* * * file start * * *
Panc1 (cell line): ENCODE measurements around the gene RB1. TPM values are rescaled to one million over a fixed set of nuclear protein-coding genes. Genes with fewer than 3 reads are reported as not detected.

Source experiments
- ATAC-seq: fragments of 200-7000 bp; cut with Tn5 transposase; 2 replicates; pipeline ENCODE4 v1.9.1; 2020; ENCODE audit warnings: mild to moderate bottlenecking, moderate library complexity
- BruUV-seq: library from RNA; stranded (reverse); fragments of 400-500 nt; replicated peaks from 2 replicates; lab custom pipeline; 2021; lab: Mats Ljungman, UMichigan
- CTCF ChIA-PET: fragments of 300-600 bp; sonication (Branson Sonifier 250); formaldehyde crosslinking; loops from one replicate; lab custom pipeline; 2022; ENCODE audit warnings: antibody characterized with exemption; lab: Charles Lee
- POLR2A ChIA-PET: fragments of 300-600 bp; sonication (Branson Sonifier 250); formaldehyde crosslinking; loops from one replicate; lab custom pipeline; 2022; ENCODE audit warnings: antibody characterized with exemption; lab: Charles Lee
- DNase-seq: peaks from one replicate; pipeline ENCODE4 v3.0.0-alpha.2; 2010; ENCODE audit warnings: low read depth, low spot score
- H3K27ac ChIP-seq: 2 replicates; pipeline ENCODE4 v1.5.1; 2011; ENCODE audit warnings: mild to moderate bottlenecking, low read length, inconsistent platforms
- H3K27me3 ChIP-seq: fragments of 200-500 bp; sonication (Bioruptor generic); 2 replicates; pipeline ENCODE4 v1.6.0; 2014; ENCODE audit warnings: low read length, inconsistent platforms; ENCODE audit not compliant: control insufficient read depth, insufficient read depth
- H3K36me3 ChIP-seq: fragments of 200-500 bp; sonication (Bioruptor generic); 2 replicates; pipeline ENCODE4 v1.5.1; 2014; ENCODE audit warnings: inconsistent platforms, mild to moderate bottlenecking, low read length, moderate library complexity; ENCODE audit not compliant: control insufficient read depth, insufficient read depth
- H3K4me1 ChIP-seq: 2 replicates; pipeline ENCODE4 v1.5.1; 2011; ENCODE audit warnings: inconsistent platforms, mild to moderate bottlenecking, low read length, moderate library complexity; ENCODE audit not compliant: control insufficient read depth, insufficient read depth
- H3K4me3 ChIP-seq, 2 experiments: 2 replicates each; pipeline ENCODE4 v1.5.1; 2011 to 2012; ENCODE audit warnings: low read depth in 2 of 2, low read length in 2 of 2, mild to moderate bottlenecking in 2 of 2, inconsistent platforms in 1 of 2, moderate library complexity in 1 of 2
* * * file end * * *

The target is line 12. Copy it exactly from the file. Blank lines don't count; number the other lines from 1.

- H3K4me3 ChIP-seq, 2 experiments: 2 replicates each; pipeline ENCODE4 v1.5.1; 2011 to 2012; ENCODE audit warnings: low read depth in 2 of 2, low read length in 2 of 2, mild to moderate bottlenecking in 2 of 2, inconsistent platforms in 1 of 2, moderate library complexity in 1 of 2